We all know the routine: Baste turkey, hug relatives and watch football. But the Thanksgiving holiday – and the opportunity it provides to reflect on what we value – should never become routine. To help remind us what Thanksgiving is all about, we presented 50 disposable cameras to students at Northlake Elementary and gave the youngsters this assignment: Show us what you’re thankful for. A week later, we had the results. While every child offered a unique perspective, some common themes emerged. Picture after picture featured the smiling, teasing or caught-off-guard faces of the important people in their lives. Mom and Dad. Best friends. Brothers and sisters. Grandparents. Teachers. The youngsters also paid tribute to furry or finned friends, with plenty of shots of pets looking their best. The children also turned their lenses on the places that give them joy: home, school and church. And they gave thanks for the natural wonders of our neighborhood: flowers, trees, birds and White Rock Lake. Finally, they showed gratitude for material things such as food, books, computers and toys.

Northlake teacher Maurie Capps, who helped us coordinate this assignment, expressed pride in how well her students handled their task, which she tied to lessons about writing and careers. “They really showed their maturity,” Capps says.

In November, the students will use their photos to create poster board collages that will be displayed at school. On the following pages, you’ll find examples of the wonderful photos we received.

In fact, an exhibit of these photos and others taken by the students will be displayed at several neighborhood locations during the upcoming months – watch the Advocate for details.

This project wouldn’t be possible without the generous support of Doctors Hospital, Flash-Back Photography and State Farm Insurance – Annette Stone, who helped pay for the students’ cameras and photo development. And to all the Northlake students and teachers who pitched in, the Advocate has this to say: Thank you.

Betsy Campbell, fourth grade – Betsy was playing outside with her buddy, Cammy Eckel, when inspiration struck. “She was just sliding, and I said ‘Stay there, and I’ll take your picture.’” Always a good sport, Cammy played along and propped herself up on the slide for the impromptu photo shoot.

Nathan Oehring, fifth grade – No self-esteem problems here: Nathan decided to include a self-portrait in his assignment. Says Nathan: “I’m thankful for myself.”

Clair Song, second grade – This oh-so-shy youngster is Richard, Clair’s 4-year-old brother. Says Clair: “I say ‘make a funny face’ and I take the picture in the car while my mommy is driving.” Richard is Clair’s only sibling, and she says she enjoys playing with him.

Caitlin Burns, fourth grade – “Oh my gosh, I hope it’s not my dad asleep,” was Caitlin’s reaction when she found out one of her photos would be published in the Advocate. Caitlin was a bit worried that her father, Robert Burns, would be less than thrilled about sharing his naptime with our readers. “OK,” she decided. “You can put it in the magazine, but don’t put it on the cover.” We obliged, Caitlin, and we’re betting that Dad will be so pleased by your admiration that he’ll overlook your candid-camera style.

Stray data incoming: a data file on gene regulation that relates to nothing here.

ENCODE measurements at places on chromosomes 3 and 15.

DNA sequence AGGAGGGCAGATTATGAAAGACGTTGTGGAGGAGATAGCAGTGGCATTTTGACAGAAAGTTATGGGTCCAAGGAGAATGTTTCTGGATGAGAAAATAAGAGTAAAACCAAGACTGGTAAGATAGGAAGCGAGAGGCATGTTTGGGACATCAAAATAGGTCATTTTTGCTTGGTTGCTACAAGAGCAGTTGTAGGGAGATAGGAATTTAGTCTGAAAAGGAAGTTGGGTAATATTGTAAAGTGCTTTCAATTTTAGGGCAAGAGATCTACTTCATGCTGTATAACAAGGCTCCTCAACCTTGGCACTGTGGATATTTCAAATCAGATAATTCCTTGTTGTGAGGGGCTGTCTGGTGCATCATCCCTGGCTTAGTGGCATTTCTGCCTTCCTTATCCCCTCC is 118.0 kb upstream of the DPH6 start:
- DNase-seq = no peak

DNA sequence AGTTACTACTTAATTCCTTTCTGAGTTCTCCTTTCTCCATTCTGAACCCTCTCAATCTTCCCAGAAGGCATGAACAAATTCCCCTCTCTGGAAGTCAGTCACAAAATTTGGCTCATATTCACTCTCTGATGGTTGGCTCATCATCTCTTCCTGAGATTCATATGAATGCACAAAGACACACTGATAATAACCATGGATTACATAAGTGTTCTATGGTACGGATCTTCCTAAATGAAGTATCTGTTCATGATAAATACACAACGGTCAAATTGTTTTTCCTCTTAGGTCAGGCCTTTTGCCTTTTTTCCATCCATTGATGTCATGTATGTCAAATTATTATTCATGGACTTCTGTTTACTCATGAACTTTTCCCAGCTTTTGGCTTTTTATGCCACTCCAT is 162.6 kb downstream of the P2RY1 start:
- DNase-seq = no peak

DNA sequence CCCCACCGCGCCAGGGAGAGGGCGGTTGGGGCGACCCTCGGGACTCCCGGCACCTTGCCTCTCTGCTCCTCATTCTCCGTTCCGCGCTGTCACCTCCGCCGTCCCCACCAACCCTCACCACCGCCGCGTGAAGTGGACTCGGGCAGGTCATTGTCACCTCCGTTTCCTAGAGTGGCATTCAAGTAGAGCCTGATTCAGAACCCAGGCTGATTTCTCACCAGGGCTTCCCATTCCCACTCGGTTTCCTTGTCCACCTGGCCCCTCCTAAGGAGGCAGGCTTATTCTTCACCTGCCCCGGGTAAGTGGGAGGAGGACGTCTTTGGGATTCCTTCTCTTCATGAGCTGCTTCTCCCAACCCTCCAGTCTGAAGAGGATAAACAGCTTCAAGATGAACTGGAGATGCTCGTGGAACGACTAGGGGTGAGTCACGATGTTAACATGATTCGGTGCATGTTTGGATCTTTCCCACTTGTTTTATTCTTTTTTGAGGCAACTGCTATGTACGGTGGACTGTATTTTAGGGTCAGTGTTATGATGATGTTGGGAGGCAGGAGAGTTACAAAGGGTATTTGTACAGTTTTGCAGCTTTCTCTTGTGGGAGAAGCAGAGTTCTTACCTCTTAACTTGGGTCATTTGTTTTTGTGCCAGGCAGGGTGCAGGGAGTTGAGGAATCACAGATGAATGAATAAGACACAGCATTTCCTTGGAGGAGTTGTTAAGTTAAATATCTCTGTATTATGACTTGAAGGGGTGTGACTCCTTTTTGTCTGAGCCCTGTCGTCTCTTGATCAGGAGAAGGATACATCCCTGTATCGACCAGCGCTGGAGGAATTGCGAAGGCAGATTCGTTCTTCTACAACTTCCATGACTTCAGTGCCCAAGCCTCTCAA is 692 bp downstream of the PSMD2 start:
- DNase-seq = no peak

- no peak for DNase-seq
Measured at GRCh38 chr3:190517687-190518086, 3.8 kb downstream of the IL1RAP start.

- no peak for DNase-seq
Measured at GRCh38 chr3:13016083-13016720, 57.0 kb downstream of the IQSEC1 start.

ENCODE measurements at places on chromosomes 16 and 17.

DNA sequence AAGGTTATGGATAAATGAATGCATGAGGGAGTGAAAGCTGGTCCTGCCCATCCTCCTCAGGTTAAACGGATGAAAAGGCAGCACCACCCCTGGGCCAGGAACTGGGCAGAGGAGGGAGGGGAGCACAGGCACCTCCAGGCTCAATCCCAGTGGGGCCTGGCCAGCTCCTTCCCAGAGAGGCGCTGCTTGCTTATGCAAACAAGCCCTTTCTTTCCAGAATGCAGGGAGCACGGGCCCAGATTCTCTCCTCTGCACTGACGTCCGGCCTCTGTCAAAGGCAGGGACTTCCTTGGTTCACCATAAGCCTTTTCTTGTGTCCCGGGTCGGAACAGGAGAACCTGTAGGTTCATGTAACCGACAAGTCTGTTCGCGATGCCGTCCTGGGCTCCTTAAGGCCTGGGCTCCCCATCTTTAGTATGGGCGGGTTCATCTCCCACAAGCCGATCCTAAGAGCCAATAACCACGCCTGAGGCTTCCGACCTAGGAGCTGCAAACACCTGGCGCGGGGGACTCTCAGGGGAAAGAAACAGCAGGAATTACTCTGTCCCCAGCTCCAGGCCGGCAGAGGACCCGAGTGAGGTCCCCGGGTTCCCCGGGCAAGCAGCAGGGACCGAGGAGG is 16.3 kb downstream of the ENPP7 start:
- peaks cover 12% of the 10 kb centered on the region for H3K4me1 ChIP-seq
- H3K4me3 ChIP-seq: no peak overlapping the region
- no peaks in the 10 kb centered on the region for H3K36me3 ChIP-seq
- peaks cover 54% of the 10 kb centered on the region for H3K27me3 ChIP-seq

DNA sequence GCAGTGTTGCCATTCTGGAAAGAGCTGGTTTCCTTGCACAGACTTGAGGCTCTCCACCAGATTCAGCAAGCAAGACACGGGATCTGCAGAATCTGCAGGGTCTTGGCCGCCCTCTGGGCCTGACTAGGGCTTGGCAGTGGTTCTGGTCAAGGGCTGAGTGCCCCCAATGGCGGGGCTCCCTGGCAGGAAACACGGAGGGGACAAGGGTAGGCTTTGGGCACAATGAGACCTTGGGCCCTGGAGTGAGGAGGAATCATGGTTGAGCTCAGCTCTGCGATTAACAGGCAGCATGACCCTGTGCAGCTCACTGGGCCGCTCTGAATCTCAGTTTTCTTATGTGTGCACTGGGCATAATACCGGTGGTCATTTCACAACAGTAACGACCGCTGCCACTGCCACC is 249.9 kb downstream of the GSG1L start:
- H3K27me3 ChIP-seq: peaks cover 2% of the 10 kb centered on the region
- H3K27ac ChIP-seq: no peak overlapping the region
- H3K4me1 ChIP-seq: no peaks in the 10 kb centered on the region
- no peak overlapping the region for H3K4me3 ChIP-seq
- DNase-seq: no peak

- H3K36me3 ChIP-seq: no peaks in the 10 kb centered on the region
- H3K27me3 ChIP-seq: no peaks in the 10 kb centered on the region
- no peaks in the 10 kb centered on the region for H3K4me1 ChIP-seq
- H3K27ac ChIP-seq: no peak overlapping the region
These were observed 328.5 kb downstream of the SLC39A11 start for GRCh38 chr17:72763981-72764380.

Angel Coleman, second grade – The subject here is the flowers – not little sis Ricca, who wandered into the frame. Says Angel: “That’s my mama’s flowers, and my sister got in the way.” (Ricca later got her chance to be the star when Angel took some family pictures.) Angel says “flowers are my favorite things” and was glad that her photo would be seen by Advocate readers. Says Angel: “They might like flowers, too.”

Princess Ere, second grade – Princess found a willing subject in her big brother, Advent. The 9-year-old proved eager to strut his stuff before the camera’s eye. And, as always, he found an adoring audience in his little sister. Princess says she is grateful for her brother and had a good time capturing his “funny” poses.

Kassi Jackson, second grade – Kassi was out sick during the week we visited Northlake, but a peek inside her classroom journal spoke volumes: “I love to play with my puppy,” Kassi wrote on one of the many pages devoted to drawings and stories about Sheeva.

Daniel Rooker, fifth grade – Daniel loves football – playing it and watching it. He decided to show his dedication to the sport by featuring his Spring Valley Athletic Association team uniform.

Will Davis, fourth grade – Will took his photos of Park Cities Baptist Church in a flash. Mom told him they couldn’t stay long, so he hurriedly took what he could from where they were walking to the car. Will says he is grateful for the church that he has attended since “like before I was born, my parents attended.”

Samantha Scrivener, fourth grade – Getting Sylvester and Tweety to pose wasn’t as easy as it looks, Samantha says. Sylvester’s long arms and big paws made it hard to pair him with the smaller Tweety, who wound up being propped up just so for the photo. She shot them because “I’ve always wanted a Sylvester and Tweety, and we were (playing games) at this place, Dave and Buster’s. My mom shared her tickets with me so we could get them.

Melissa Howell, second grade – Melissa captured her little brother, 5-year-old Scotty, at home in his “big bunk bed that looks like a fort” as he played around with a favorite toy sword. Says Melissa: “I think it’s kind of funny that he’s going to show up in a magazine with his jam-jams on.”